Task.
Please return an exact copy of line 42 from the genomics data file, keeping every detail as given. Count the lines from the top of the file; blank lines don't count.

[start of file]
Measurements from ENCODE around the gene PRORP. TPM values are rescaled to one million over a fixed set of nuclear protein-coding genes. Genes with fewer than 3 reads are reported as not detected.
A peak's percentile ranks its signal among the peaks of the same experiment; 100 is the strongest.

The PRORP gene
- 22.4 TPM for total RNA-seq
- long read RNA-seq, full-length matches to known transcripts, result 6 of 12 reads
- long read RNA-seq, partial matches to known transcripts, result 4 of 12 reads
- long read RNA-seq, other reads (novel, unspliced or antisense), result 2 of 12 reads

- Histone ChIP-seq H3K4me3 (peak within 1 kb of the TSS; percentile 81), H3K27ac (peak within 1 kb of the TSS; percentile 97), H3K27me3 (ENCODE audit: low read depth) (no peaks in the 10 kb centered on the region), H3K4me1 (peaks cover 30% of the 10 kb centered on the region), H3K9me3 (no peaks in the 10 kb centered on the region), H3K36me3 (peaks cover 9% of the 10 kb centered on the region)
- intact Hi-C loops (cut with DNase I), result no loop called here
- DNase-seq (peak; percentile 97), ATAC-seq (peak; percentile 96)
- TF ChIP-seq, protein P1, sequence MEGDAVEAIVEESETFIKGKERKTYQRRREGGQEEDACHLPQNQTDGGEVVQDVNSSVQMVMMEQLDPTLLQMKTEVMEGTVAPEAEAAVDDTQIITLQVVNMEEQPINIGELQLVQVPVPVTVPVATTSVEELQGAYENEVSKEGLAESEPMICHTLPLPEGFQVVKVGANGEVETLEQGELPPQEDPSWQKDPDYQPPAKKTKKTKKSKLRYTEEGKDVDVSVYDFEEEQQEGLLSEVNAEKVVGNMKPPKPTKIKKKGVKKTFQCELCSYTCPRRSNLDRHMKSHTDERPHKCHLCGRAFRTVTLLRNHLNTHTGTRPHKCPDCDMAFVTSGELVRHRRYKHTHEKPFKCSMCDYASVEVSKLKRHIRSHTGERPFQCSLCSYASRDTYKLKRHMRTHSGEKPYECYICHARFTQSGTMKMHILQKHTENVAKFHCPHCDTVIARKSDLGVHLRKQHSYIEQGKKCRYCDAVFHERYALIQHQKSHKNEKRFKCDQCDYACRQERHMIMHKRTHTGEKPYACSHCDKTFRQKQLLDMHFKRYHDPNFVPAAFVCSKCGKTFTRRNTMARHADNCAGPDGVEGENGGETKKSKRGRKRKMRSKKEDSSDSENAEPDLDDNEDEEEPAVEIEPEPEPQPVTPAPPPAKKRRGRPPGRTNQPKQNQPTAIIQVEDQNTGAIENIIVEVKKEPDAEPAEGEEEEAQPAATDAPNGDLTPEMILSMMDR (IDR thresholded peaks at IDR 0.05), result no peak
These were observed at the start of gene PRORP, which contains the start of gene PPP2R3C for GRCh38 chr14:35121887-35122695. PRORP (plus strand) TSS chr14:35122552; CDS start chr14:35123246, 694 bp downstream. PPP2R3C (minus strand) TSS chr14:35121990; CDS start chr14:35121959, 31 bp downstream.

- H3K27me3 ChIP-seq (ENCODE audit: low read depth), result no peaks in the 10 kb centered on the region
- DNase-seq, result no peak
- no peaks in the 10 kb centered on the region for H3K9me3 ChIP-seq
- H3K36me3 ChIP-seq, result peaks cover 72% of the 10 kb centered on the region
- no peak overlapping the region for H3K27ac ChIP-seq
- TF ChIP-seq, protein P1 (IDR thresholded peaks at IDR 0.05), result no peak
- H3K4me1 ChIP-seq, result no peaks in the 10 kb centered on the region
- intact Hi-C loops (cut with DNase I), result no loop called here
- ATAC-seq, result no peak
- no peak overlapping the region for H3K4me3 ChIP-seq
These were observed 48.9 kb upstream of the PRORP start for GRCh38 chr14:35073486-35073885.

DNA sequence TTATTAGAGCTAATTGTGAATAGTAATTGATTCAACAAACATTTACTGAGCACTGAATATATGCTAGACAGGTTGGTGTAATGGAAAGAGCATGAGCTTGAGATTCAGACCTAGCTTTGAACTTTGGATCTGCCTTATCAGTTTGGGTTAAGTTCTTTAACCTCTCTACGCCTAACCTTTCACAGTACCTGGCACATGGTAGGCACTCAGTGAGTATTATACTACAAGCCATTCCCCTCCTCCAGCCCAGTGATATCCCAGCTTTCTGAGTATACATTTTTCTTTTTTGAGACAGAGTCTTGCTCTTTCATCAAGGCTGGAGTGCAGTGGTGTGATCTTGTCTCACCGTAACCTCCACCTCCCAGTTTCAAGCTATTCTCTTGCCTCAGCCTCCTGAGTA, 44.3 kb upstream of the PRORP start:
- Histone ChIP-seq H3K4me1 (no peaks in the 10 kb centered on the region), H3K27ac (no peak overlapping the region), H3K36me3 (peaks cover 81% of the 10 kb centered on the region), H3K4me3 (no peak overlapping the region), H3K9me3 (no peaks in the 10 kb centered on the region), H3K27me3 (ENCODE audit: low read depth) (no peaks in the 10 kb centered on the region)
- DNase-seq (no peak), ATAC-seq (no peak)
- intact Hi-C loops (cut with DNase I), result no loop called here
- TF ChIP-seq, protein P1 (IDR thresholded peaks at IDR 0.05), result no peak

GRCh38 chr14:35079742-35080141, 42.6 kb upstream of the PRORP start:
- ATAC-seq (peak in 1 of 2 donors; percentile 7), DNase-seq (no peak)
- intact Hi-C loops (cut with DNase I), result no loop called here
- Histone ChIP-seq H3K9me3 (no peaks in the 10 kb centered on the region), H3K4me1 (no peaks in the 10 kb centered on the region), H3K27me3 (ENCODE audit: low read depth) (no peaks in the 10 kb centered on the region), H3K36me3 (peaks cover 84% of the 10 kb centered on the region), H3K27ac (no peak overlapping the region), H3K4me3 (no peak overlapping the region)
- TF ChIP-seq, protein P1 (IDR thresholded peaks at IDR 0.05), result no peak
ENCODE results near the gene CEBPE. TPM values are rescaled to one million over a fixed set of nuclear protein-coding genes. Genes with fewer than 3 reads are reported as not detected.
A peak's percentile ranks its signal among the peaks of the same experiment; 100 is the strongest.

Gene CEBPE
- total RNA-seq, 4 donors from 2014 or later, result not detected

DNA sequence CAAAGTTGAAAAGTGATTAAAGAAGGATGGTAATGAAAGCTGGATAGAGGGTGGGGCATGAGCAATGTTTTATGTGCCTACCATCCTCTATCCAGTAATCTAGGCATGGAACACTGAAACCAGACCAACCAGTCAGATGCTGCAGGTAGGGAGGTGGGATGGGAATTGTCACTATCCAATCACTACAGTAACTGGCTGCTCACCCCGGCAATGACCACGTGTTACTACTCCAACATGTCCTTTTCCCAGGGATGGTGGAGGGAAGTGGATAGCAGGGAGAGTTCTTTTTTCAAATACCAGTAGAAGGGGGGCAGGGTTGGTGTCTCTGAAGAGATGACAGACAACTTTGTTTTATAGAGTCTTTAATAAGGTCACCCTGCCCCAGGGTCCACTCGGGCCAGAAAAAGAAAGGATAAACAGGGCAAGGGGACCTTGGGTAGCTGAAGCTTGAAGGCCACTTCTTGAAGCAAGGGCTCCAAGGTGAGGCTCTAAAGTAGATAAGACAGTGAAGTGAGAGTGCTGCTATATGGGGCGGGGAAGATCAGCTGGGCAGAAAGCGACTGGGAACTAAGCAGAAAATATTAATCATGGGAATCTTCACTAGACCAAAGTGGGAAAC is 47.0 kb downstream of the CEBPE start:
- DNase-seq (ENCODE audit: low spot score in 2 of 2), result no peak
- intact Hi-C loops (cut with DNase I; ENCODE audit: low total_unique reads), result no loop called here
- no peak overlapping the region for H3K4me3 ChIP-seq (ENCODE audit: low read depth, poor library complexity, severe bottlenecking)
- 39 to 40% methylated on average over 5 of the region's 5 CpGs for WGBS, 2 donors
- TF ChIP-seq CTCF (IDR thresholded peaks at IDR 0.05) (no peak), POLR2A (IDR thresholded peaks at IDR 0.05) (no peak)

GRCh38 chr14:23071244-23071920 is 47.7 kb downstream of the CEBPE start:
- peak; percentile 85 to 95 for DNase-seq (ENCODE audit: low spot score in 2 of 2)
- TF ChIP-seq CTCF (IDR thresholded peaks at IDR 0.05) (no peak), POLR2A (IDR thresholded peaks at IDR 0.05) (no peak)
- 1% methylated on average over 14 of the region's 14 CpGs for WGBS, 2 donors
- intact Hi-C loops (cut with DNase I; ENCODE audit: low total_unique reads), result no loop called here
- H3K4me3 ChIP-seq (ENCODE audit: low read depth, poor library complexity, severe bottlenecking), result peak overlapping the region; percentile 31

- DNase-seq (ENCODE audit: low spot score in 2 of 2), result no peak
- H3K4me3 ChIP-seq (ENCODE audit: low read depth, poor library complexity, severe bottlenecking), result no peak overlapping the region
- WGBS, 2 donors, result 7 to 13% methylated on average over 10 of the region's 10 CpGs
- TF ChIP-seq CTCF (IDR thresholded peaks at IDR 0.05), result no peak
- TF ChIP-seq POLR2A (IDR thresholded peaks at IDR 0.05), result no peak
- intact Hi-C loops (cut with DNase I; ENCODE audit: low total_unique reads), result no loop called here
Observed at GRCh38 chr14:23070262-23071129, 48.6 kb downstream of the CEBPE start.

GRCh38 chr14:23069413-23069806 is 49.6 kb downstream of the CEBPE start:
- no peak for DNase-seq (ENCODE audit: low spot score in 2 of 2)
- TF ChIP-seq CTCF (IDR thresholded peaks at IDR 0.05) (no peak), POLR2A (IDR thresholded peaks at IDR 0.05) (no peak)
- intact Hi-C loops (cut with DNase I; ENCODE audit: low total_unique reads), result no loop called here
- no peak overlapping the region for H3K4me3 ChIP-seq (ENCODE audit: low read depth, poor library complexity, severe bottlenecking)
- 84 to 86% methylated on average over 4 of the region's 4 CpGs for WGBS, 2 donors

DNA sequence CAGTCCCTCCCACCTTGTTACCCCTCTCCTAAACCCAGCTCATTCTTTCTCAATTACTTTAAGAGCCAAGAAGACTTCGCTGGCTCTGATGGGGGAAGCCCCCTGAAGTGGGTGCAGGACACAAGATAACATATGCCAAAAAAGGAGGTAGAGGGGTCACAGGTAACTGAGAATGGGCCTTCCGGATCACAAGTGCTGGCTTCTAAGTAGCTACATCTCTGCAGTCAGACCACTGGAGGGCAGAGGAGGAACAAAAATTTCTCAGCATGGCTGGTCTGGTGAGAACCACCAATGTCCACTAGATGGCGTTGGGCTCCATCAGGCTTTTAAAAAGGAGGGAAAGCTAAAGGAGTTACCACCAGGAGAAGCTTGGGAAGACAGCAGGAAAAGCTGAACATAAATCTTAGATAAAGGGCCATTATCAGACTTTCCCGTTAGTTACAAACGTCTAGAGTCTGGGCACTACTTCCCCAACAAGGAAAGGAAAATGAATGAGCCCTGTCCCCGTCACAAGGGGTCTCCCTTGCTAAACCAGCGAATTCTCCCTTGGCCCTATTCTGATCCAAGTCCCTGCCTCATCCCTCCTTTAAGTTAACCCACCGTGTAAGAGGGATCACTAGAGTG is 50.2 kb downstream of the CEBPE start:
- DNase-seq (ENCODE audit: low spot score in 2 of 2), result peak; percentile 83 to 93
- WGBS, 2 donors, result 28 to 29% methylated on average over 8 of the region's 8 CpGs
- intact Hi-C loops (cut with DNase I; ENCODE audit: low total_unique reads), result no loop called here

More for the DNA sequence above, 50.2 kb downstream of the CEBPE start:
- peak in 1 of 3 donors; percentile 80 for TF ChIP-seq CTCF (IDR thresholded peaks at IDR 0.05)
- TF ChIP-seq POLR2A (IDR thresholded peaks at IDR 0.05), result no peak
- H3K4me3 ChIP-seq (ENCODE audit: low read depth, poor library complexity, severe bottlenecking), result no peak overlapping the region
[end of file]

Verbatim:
- 39 to 40% methylated on average over 5 of the region's 5 CpGs for WGBS, 2 donors